By Staci Bradbury
The administration at Olivet Nazarene University announced today a new initiative towards student marriage, which will include offering scholarships on a sliding scale to undergraduates who commit to engagement and marriage within their first three years at Olivet.
Freshmen who are engaged by the end of spring semester will receive a full tuition waiver for their next three years. Sophomores will receive a 50 percent waiver, and juniors will receive a 25 percent discount on their education.
“The idea is that it’s not enough just to tell students this in chapel services and classes,” Chaplain Marcus
Holycomb said. “We really want to put hands and feet to this message and offer a satisfying incentive for them to get married.”
Students have had an overwhelmingly positive reaction to the news. “I have been praying about how I would pay for college, and I really feel like this is God’s answer,” freshman Grace Johnson said. “A lifelong commitment really isn’t that much when you consider that the alternative is death—I mean, debt.”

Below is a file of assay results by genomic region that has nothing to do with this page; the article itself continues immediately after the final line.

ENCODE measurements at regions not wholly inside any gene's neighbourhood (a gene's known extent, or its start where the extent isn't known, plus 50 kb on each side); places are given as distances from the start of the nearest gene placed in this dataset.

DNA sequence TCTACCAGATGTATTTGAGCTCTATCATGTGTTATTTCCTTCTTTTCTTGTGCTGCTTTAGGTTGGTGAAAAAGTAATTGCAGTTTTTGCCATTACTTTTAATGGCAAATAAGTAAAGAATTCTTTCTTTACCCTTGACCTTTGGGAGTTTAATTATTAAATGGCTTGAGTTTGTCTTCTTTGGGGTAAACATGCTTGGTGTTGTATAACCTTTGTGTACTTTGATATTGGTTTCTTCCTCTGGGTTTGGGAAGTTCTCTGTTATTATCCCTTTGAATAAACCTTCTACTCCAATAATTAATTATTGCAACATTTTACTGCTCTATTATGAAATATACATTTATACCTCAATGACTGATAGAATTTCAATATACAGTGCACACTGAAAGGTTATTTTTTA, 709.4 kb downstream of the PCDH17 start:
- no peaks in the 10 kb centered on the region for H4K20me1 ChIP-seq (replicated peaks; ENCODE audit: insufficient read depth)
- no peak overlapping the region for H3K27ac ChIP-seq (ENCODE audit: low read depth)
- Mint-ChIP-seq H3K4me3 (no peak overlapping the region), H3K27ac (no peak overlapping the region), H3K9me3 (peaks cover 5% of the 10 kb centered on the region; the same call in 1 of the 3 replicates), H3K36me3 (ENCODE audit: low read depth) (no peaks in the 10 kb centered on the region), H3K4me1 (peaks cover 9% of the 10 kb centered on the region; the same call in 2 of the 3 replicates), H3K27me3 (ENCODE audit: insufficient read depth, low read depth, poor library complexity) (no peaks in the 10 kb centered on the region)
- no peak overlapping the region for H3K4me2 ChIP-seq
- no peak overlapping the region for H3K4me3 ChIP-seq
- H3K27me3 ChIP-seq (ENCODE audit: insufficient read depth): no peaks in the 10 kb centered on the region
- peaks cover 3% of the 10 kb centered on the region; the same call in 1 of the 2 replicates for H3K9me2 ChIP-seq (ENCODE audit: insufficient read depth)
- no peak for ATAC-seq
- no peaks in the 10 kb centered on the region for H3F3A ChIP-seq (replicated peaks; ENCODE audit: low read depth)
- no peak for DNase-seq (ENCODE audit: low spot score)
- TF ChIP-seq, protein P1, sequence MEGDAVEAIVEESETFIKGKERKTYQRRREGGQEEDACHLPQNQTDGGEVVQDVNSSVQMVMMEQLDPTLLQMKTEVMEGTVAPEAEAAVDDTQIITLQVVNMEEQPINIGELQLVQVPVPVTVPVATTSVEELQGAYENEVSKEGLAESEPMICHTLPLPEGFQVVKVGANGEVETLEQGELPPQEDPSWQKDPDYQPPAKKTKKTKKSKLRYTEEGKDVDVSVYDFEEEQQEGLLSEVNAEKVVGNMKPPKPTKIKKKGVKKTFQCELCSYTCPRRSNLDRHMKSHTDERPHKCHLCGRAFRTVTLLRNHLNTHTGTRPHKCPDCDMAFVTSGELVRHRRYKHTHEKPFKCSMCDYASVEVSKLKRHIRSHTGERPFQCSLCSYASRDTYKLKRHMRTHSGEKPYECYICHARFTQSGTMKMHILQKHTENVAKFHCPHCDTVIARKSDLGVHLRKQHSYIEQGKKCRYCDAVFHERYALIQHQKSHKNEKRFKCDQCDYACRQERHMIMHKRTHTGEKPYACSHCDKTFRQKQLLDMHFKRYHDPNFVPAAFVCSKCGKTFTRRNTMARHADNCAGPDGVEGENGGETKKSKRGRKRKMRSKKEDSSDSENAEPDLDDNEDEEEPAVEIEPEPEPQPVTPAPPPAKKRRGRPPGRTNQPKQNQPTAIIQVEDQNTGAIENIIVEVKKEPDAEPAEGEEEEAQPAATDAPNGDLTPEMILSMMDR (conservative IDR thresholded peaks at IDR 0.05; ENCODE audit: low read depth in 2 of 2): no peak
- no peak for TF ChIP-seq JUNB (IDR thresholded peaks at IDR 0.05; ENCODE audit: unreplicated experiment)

Others, such as sophomore Julia Jilly, have embraced the message on religious grounds. “It just makes sense to me, that we would be spiritually obligated to get married,” she said. “The family is the basic unit of society, it’s not like single people are. I mean, what would Jesus do?”
The initiative will also include mandatory speed dating events once a week. “We’re thinking that instead of swiping in for chapel, you could swipe in for speed dating,” Holycomb explained. “This is something that has been on our hearts and minds for a long time now, and it’s time that we make it real in our lives.”
Also under consideration is the idea that single students might wear compulsory yellow stars, for clear identification of their status.
“We are at the point now where we can’t just wait for ‘Ring by Spring’ anymore. Senior year is too late to be considering these things. That process needs to start sooner. It’s time for us as leaders to set a new standard, a new timeline for students to follow,” Holycomb said.